This issue of Pediatric Emergency Medicine Practice reviews various disease states, from benign to life-threatening, that can present as a fever with rash in a child. Workup, treatment, and disposition recommendations are provided based on key features of the history and physical examination.
A literature search was performed using PubMed. Search terms included fever, rash, viral exanthema, measles, scarlet fever, rubella, varicella, roseola, parvovirus, lyme disease, erythema migrans, Rocky Mountain spotted fever, acute rheumatic fever, erythema marginatum, Kawasaki disease, Henoch-Schönlein purpura, HSP and steroids, erythroderma, staphylococcal scalded skin syndrome, meningococcal disease, Neisseria meningitidis, purpura and fever, and toxic shock syndrome.
Multiple reviews and case reports were found, but, overall, evidence-based literature and original research was scarce. Information from the World Health Organization (WHO) and the CDC was also incorporated, as well as information from textbooks in infectious disease, emergency medicine, and pediatrics specialties.
1. “This child had a sore throat with exudate and a rash. I thought it must be scarlet fever and gave him antibiotics.”
Prior to prescribing antibiotics, the characteristics of the rash, associated symptoms, history, and physical examination findings should be taken into account to develop the differential diagnosis. Many viruses can cause skin rash and exudative pharyngitis that would not benefit from antibiotics (eg, mononucleosis).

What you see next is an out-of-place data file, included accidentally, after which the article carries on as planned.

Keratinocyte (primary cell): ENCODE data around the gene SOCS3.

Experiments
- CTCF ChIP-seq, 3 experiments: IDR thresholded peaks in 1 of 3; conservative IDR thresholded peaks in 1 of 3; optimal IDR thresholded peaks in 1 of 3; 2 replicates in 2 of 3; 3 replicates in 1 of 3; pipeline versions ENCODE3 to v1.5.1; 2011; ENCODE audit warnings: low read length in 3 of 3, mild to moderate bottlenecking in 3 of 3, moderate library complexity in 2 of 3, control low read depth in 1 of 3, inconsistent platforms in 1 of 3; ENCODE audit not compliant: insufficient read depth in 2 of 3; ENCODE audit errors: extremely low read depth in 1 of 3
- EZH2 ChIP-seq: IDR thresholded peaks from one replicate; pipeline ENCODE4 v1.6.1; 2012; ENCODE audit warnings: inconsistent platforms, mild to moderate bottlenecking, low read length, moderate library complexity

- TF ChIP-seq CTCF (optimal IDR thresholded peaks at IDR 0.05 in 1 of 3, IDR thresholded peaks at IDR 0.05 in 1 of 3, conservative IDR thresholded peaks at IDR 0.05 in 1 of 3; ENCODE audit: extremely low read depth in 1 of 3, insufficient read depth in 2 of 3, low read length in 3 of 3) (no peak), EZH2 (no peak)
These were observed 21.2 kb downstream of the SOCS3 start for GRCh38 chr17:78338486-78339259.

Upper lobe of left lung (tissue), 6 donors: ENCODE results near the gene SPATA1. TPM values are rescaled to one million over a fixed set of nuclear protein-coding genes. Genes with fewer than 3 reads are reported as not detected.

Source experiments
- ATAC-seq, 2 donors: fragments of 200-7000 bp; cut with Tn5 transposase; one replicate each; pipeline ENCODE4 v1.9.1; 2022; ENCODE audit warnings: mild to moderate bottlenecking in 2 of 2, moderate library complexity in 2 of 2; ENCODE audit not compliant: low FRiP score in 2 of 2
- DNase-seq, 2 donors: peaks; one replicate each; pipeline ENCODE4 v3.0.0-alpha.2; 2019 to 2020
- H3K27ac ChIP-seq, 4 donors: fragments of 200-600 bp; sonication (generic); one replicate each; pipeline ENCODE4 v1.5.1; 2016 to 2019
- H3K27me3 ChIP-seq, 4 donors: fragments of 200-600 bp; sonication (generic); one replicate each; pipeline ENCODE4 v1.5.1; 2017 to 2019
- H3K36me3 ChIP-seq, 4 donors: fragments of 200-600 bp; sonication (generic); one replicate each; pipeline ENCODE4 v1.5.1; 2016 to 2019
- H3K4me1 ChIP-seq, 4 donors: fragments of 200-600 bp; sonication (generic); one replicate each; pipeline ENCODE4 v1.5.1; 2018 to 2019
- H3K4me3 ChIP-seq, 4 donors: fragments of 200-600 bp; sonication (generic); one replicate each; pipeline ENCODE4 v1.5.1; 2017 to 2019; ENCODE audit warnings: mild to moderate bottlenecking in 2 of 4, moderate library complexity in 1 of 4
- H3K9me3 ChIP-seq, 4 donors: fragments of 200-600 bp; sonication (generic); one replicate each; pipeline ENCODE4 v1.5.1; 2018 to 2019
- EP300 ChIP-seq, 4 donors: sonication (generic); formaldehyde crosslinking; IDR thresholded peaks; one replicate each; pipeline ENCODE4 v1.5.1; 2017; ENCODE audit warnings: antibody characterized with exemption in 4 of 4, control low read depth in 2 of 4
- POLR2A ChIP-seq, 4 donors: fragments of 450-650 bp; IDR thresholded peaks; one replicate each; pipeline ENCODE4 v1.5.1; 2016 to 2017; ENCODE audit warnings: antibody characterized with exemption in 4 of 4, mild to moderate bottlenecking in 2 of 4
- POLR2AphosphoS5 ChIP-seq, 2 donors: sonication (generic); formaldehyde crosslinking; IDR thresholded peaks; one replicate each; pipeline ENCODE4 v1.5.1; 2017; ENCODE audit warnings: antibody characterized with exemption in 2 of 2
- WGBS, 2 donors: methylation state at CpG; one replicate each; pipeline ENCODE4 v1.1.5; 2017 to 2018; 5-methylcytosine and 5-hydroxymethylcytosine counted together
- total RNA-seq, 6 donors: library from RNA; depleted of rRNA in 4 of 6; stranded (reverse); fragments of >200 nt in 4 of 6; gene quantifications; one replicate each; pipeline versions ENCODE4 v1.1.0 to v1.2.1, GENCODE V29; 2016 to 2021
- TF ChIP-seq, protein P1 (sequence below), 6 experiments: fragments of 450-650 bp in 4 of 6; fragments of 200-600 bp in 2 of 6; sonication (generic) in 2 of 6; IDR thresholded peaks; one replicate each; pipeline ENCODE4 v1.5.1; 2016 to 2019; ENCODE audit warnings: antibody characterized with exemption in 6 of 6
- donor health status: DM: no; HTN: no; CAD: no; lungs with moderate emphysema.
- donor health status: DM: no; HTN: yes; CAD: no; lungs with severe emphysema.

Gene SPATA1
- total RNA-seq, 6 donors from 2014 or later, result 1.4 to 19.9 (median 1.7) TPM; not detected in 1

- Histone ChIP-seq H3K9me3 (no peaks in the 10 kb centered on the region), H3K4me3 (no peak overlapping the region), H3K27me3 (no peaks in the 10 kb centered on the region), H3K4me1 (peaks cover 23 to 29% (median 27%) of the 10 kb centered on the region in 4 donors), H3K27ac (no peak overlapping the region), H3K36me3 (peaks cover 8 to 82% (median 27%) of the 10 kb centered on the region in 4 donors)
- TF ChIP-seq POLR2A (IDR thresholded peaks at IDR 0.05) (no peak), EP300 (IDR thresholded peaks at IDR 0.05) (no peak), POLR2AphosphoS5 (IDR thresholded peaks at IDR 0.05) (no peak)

2. “The patient did not have strep throat recently, so it can’t be acute rheumatic fever.”
Often, children have an episode of pharyngitis and do not have a rapid strep test performed to make the diagnosis of “strep throat.” Additionally, the symptoms of ARF appear after a 2- to 3-week latent period following the streptococcal pharyngitis, so prior infection may not be evident at the time of presentation.
3. “The patient has had 5 days of fever and now has a rash; this is probably just a viral exanthem.”
In the setting of 5 days of fever, Kawasaki disease should be considered, especially in infants who may not have the classic presentation of fever ≥ 5 days and at least 4 out of the 5 following clinical features: (1) conjunctival injection, (2) mucous membrane changes (bright red, cracked lips, strawberry tongue), (3) changes in peripheral extremities (usually a later finding), (4) polymorphous rash, and (5) cervical lymphadenopathy.
Evidence-based medicine requires a critical appraisal of the literature based upon study methodology and number of subjects. Not all references are equally robust. The findings of a large, prospective, randomized, and blinded trial should carry more weight than a case report.
To help the reader judge the strength of each reference, pertinent information about the study is included in bold type following the reference, where available. In addition, the most informative references cited in this paper, as determined by the author, are highlighted.
Rhonda L. Philopena, MD; Erin M. Hanley, MD; Kayla Dueland-Kuhn, MD
Jeffrey R. Avner, MD, FAAP; Nicole Gerber, MD
January 2, 2020
February 1, 2023
4 AMA PRA Category 1 Credits™, 4 ACEP Category I Credits, 4 AAP Prescribed Credits, 4 AOA Category 2-A or 2-B Credits. Specialty CME Credits: Included as part of the 4 credits, this CME activity is eligible for 4 Infectious Disease CME and 0.5 Pharmacology CME credits.
Date of Original Release: January 1, 2019. Date of most recent review: December 15, 2019. Termination date: January 1, 2023.
Accreditation: EB Medicine is accredited by the Accreditation Council for Continuing Medical Education (ACCME) to provide continuing medical education for physicians. This activity has been planned and implemented in accordance with the accreditation requirements and policies of the ACCME.